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Subject: Potato Salad Question
Newsgroups: alt.food.barbecue,rec.food.cooking

============================

From: jay 
Date: Thu, 05 Oct 2006 18:22:57 GMT
--------
I am lighting up the pit this weekend and want to make some potato salad to
go with the BBQ.  I have never made potato salad that was very/any good.
Does anyone have some tips that may help or a recipe that they are proud of
that is not German style?  I looked at google and searched the archives of
this group and the BBQ group.  There are some really wild recipes, one even
had beans in it..lol  Thanks for any tips,  tricks or secret ingredients.
Cut the beans though.  I have Yukon gold potatoes.  

============================

From: Lou Decruss 
Date: Thu, 05 Oct 2006 13:36:44 -0500
--------
This is my favorite.  I have no clue how it would be with Yukons, but
it works with Q.

Lou

http://www.wchstv.com/gmarecipes/flospotatosalad.shtml

Flo's Potato Salad
From chef and author Emeril Lagasse

Flo's Potato Salad Potato Salad with that special Emeril BAM! on Good
Morning America.

Ingredients

# 6 large eggs
# A pinch plus 2 teaspoons salt
# 3 pounds new potatoes, washed and quartered
# 1/2 pound sliced bacon, cut into small dice
# 3/4 cup mayonnaise
# 1/4 Creole or whole-grain mustard
# 3 tablespoons fresh lemon juice
# 1 teaspoon hot sauce
# 3/4 cup finely chopped red onions
# 1/2 cup chopped green onions or scallions (green part only)
# 1 tablespoon chopped garlic
# 1/2 teaspoon freshly ground black pepper

Directions

1. Put the eggs in the saucepan and cover with water, add the pinch of
salt. Bring to a boil and boil for two minutes. Turn off the heat,
cover, and let stand for ten minutes. Drain, then cool in a bowl of
ice water. Peel and chop.

2. Put the potatoes in a large saucepan with 1 teaspoon of the salt
and enough water to cover. Bring to a boil, then reduce the heat to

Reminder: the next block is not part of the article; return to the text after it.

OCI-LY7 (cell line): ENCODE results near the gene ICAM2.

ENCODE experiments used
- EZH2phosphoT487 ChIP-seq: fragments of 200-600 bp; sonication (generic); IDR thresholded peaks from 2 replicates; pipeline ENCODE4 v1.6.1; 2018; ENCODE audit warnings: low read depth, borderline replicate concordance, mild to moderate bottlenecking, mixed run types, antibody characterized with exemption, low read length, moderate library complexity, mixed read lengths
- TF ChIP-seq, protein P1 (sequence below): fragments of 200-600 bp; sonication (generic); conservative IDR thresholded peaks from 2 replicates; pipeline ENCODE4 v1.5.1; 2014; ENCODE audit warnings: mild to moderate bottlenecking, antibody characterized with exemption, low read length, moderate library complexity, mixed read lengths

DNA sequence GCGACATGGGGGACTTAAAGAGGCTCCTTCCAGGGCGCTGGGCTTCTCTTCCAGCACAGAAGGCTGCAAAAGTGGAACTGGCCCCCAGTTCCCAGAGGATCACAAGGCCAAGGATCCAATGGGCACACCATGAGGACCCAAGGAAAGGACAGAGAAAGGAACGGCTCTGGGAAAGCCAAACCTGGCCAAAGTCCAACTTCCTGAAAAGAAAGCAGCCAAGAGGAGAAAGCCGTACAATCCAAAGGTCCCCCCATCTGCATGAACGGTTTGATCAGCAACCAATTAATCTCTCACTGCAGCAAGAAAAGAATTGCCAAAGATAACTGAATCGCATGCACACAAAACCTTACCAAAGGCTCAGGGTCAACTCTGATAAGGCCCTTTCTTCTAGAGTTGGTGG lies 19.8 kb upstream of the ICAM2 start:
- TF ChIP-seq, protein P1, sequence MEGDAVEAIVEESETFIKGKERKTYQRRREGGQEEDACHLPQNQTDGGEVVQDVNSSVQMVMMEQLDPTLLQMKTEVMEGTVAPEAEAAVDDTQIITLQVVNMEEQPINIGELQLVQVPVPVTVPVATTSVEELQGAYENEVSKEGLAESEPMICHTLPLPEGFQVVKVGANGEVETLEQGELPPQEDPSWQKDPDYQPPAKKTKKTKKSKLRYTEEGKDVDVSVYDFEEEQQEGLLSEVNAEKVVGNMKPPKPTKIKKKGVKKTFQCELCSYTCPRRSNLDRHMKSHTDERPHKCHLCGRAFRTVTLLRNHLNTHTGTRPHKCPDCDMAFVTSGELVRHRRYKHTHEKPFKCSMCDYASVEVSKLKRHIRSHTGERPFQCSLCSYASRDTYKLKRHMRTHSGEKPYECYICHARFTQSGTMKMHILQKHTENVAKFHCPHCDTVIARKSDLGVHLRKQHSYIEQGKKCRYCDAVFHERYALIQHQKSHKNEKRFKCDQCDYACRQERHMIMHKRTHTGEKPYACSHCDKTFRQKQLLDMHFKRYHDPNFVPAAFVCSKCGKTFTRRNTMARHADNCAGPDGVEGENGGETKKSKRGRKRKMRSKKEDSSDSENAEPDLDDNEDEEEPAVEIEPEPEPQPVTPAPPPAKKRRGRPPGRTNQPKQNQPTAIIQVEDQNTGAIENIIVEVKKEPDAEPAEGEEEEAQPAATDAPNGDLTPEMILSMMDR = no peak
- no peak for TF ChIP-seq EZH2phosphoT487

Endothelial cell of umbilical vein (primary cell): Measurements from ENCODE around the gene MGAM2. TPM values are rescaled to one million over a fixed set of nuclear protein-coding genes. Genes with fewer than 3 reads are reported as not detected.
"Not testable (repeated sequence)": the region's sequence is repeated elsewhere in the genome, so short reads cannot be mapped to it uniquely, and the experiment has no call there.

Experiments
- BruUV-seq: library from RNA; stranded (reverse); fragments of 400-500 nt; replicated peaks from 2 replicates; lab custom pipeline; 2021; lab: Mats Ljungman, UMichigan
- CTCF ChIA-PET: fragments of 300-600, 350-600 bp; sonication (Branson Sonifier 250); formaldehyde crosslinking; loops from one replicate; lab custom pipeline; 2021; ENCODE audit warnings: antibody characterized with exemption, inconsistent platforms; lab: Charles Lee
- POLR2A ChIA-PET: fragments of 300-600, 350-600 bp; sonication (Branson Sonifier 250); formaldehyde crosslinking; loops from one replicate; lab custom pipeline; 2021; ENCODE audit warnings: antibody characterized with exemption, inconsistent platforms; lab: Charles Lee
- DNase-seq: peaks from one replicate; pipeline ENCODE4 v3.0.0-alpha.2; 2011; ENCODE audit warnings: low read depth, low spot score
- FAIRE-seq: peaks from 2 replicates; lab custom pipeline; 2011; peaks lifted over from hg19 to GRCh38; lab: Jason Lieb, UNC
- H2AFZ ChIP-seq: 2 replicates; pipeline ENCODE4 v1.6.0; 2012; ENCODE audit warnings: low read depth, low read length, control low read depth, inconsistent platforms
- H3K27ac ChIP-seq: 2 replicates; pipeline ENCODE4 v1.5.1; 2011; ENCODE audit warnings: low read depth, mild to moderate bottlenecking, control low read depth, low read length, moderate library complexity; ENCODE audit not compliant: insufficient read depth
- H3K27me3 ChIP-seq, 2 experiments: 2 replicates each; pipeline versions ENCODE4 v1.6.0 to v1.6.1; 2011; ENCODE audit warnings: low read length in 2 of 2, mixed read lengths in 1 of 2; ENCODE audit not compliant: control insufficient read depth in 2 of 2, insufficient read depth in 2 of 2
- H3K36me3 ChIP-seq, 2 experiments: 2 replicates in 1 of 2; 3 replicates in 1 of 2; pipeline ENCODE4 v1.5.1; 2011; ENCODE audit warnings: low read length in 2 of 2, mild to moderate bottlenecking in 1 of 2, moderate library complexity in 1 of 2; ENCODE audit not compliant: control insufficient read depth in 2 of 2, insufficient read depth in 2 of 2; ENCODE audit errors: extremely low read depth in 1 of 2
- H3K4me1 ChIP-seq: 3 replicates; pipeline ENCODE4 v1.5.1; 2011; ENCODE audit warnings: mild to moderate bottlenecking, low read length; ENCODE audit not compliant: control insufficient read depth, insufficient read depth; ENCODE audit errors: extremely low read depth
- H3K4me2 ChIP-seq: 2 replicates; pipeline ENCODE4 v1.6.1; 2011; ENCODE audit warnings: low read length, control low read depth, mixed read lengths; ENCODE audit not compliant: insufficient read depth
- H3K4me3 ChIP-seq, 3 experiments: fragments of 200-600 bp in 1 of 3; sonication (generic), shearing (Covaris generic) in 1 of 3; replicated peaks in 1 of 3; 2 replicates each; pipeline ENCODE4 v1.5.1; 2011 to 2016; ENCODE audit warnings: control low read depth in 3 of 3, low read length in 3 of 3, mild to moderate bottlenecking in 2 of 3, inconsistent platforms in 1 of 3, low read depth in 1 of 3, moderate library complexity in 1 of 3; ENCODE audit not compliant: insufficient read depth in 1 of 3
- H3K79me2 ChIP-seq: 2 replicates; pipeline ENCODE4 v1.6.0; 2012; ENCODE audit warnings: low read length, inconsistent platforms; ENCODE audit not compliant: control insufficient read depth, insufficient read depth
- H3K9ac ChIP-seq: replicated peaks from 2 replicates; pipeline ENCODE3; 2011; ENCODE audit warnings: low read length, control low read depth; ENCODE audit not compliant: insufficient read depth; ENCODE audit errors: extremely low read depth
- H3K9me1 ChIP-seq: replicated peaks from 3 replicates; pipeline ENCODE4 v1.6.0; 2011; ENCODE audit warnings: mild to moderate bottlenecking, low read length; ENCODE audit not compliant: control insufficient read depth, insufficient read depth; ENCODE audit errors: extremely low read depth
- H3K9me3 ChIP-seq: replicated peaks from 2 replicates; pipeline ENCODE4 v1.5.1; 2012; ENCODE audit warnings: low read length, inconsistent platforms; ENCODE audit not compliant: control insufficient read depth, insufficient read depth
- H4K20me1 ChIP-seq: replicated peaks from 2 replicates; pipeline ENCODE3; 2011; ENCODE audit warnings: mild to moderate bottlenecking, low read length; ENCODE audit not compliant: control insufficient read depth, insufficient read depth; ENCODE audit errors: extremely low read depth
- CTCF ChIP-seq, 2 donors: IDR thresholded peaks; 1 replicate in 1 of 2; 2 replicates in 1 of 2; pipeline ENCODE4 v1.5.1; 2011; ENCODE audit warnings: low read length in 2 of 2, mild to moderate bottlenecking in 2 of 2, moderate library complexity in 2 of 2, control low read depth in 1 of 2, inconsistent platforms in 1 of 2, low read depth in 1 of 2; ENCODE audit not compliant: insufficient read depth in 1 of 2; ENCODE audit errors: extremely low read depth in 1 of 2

medium and cook until fork-tender, about 12 minutes. Remove from the
heat and drain. Let cool to room temperature.

3. In a large salad bowl, combine the mayonnaise, mustard, lemon
juice, hot sauce, red onions, green onions, garlic, the remaining 1
teaspoon salt, and the black pepper. Whisk to blend. Add the eggs,
potatoes, and bacon and toss to coat evenly. Keep refrigerated until
ready to serve.

Makes 6 to 8 servings

Recipe copyright 2000, Emeril Lagasse

============================

From: Suburbomom 
Date: 5 Oct 2006 18:29:54 -0700
--------
Way to go, Lou!

I'm not a potato salad fan, but this stuff looks good!  The next time a
potato salad op rolls in, I'll make this instead of that awful yellow
glop everyone serves.  Thank you from the bottom of my yellop glop
despising soul!

============================

From: Lou Decruss 
Date: Mon, 09 Oct 2006 11:39:41 -0500
--------
Suburbomom wrote:
>I'm not a potato salad fan, but this stuff looks good!  The next time a
>potato salad op rolls in, I'll make this instead of that awful yellow
>glop everyone serves.  Thank you from the bottom of my yellop glop
>despising soul!

Glad you like it and I hope it turns out well for you.  "New" spuds
were on sale for $.88 for 5 pounds so I made it this weekend since is
was fresh on my mind.  (and cheap)  We like smaller chunks so I cubed